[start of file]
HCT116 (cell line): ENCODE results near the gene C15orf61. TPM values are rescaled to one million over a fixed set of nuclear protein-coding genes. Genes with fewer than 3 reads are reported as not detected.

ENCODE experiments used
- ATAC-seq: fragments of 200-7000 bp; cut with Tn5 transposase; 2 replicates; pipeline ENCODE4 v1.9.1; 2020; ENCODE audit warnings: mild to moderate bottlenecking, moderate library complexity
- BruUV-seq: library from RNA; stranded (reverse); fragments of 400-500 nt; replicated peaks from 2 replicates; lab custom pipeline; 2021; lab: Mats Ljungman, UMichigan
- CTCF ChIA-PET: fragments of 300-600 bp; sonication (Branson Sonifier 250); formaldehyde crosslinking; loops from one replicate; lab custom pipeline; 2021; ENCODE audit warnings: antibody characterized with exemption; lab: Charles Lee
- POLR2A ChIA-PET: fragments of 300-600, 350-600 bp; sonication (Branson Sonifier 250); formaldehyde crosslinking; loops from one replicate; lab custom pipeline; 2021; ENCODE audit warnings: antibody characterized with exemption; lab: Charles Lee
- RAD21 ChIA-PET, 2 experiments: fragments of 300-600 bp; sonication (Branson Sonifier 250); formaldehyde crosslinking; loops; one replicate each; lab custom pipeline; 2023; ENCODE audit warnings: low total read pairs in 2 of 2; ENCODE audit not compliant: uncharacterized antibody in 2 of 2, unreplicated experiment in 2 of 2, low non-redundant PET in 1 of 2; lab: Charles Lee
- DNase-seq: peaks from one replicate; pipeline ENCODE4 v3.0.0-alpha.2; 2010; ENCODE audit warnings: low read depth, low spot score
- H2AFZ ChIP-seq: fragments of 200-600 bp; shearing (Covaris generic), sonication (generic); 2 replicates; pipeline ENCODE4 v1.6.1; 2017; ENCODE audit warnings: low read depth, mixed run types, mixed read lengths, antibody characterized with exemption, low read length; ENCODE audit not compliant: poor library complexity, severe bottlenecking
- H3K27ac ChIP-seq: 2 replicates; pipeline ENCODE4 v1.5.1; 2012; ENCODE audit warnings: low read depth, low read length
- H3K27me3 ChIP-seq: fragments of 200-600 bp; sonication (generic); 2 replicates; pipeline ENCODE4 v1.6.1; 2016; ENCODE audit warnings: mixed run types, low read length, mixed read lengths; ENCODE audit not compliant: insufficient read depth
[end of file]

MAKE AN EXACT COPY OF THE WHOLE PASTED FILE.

HCT116 (cell line): ENCODE results near the gene C15orf61. TPM values are rescaled to one million over a fixed set of nuclear protein-coding genes. Genes with fewer than 3 reads are reported as not detected.

ENCODE experiments used
- ATAC-seq: fragments of 200-7000 bp; cut with Tn5 transposase; 2 replicates; pipeline ENCODE4 v1.9.1; 2020; ENCODE audit warnings: mild to moderate bottlenecking, moderate library complexity
- BruUV-seq: library from RNA; stranded (reverse); fragments of 400-500 nt; replicated peaks from 2 replicates; lab custom pipeline; 2021; lab: Mats Ljungman, UMichigan
- CTCF ChIA-PET: fragments of 300-600 bp; sonication (Branson Sonifier 250); formaldehyde crosslinking; loops from one replicate; lab custom pipeline; 2021; ENCODE audit warnings: antibody characterized with exemption; lab: Charles Lee
- POLR2A ChIA-PET: fragments of 300-600, 350-600 bp; sonication (Branson Sonifier 250); formaldehyde crosslinking; loops from one replicate; lab custom pipeline; 2021; ENCODE audit warnings: antibody characterized with exemption; lab: Charles Lee
- RAD21 ChIA-PET, 2 experiments: fragments of 300-600 bp; sonication (Branson Sonifier 250); formaldehyde crosslinking; loops; one replicate each; lab custom pipeline; 2023; ENCODE audit warnings: low total read pairs in 2 of 2; ENCODE audit not compliant: uncharacterized antibody in 2 of 2, unreplicated experiment in 2 of 2, low non-redundant PET in 1 of 2; lab: Charles Lee
- DNase-seq: peaks from one replicate; pipeline ENCODE4 v3.0.0-alpha.2; 2010; ENCODE audit warnings: low read depth, low spot score
- H2AFZ ChIP-seq: fragments of 200-600 bp; shearing (Covaris generic), sonication (generic); 2 replicates; pipeline ENCODE4 v1.6.1; 2017; ENCODE audit warnings: low read depth, mixed run types, mixed read lengths, antibody characterized with exemption, low read length; ENCODE audit not compliant: poor library complexity, severe bottlenecking
- H3K27ac ChIP-seq: 2 replicates; pipeline ENCODE4 v1.5.1; 2012; ENCODE audit warnings: low read depth, low read length
- H3K27me3 ChIP-seq: fragments of 200-600 bp; sonication (generic); 2 replicates; pipeline ENCODE4 v1.6.1; 2016; ENCODE audit warnings: mixed run types, low read length, mixed read lengths; ENCODE audit not compliant: insufficient read depth